"The English word 'Easter' corresponding to the German 'Oster' reveals Christianity's indebtedness (!) to the Teutonic tribes of central Europe. Christianity, when it reached the Teutons, incorporated in its celebration of this great Christian feast day, many of the heathen rites and customs that accompanied their observance of the 'Spring' festival. That the 'festival' of the resurrection occurred in the spring that it celebrated the triumph of life over death, made it easy for the church to identify with this occasion, the most joyous festival of the Teutons, held in honour of the death of winter, the birth of a new year and the return of the sun. Eostre (or Ostera), the goddess of the spring, gave its name to the Christian holy day. The conception of the egg as a symbol of fertility and of renewed life goes back to the ancient Egyptians and Persians who had also the custom of colouring and eating eggs during the spring festival. This ancient idea, of the significance of egg as the symbol of life, readily became the idea of the egg as a symbol of resurrection. According to old superstition, the sun rising on Easter morning dances in the heavens; this belief has been traced to the old heathen festival of spring, when the spectators danced in honour of the sun ... The Protestant churches also followed the custom of holding sunrise services on Easter morning". - (1959 edition, Vol. 7, pages 859, 860).

The death and resurrection of Christ are the central message of the gospel. The only way that Jesus intended us to commemorate this was through the 'breaking of bread'which we are to take part in together as a church. This was certainly not to be just once a year at Good Friday/Easter time, and certainly not with eggs and buns!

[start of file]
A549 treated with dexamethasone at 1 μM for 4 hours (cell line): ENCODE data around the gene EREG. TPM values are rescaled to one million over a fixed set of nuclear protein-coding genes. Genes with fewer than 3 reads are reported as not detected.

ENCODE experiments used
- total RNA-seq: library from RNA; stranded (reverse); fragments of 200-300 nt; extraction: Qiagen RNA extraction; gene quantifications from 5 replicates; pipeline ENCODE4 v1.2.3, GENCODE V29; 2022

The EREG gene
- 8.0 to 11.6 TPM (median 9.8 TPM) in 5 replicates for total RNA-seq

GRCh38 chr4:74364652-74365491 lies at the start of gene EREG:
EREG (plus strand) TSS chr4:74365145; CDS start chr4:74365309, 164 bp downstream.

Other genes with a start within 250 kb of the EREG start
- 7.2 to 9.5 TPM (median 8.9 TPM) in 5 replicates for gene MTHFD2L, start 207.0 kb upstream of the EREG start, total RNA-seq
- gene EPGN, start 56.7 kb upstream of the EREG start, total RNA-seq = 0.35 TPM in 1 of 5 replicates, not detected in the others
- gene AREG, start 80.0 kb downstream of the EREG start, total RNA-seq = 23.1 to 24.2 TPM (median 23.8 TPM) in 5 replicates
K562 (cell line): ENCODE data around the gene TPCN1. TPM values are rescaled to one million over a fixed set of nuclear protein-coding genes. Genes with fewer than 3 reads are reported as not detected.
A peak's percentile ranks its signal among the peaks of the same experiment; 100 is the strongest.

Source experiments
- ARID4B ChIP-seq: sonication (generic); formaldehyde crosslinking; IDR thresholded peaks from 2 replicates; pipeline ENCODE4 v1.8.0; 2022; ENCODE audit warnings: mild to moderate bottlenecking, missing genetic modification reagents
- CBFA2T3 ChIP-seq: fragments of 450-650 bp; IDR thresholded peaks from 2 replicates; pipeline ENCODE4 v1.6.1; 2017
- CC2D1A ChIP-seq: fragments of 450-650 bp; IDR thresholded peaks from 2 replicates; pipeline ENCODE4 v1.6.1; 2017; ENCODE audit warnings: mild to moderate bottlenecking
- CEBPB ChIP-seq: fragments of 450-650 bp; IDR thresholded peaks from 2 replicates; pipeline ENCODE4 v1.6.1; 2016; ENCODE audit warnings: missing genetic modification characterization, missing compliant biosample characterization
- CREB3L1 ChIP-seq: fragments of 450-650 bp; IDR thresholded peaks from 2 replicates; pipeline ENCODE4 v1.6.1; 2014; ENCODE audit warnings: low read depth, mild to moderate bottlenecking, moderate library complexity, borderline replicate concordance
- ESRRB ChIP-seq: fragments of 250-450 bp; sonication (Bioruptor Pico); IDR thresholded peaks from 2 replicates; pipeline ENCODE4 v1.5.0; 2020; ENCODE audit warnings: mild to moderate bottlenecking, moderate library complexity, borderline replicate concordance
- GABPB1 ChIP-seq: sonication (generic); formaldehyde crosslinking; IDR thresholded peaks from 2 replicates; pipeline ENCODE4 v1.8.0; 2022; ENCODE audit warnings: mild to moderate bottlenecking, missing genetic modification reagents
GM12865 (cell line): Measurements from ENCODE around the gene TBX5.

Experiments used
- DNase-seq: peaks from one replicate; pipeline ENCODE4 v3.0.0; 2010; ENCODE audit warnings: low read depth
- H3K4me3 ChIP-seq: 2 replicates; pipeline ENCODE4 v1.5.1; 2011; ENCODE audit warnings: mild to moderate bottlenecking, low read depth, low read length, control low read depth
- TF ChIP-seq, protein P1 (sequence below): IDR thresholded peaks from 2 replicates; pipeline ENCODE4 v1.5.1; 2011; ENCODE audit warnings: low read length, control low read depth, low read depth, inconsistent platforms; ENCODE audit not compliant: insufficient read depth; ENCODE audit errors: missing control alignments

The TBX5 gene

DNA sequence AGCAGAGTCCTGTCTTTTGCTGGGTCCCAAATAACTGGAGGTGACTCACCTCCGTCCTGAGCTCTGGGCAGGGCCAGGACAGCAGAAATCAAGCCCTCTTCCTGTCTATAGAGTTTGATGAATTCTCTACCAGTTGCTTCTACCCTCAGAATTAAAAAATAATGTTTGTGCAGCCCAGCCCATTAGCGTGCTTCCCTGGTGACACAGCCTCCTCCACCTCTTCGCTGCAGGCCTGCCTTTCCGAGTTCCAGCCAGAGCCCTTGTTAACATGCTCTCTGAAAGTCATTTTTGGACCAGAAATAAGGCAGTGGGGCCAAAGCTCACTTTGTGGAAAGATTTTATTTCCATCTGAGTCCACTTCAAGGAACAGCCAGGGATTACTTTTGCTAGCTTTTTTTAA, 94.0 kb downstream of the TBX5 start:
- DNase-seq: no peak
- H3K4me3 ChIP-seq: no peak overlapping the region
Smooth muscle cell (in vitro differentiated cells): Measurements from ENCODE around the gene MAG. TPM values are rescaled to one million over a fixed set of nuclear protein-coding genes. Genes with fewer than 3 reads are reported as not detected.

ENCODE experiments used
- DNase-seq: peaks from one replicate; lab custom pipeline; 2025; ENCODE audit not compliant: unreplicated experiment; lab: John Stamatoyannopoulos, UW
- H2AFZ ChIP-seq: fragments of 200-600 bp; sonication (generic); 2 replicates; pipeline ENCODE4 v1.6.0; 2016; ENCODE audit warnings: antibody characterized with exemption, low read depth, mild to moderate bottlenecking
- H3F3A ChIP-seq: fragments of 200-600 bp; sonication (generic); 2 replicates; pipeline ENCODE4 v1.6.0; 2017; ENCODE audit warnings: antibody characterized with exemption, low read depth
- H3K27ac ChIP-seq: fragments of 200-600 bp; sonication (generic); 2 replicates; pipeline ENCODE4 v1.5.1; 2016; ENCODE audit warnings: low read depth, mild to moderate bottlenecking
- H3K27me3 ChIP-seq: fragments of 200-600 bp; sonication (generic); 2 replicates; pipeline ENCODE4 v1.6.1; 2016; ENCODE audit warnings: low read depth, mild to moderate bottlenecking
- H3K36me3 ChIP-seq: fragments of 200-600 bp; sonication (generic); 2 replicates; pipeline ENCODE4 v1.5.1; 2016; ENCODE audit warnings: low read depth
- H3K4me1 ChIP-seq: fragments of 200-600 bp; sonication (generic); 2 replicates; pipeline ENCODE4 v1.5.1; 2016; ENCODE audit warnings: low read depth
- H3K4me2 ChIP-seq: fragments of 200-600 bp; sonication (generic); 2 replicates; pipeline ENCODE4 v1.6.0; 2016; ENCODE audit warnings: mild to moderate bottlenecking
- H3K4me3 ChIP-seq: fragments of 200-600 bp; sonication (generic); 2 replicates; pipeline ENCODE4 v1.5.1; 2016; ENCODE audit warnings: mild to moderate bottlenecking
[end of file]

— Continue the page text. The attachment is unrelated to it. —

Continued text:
When we break bread, we testify not only of Christ's death, but also of our death with Him. The emotionalism of Good Friday and sentimentality of Easter turns the attention of men away from the necessity of following Jesus, and towards empty ritualism.

Behind the celebration of Christmas and Easter lies the far more deadly principle of following the traditions of men even when they have no foundation in God's Word. So strong is this power of tradition that many believers who follow the Scriptures in other areas still find it difficult to give up celebrating Christmas and Easter.

It is amazing that many believers are not willing to accept what even secular writers (like the authors ofEncyclopaedia Brittanica) have understood clearly - that Christmas and Easter are basically pagan festivals. You can call an ass a lion, but it is still an ass. Changing the names has not made these festivals Christian! There is no difference between Christmas and Easter and Ganesh Puja and Dussera.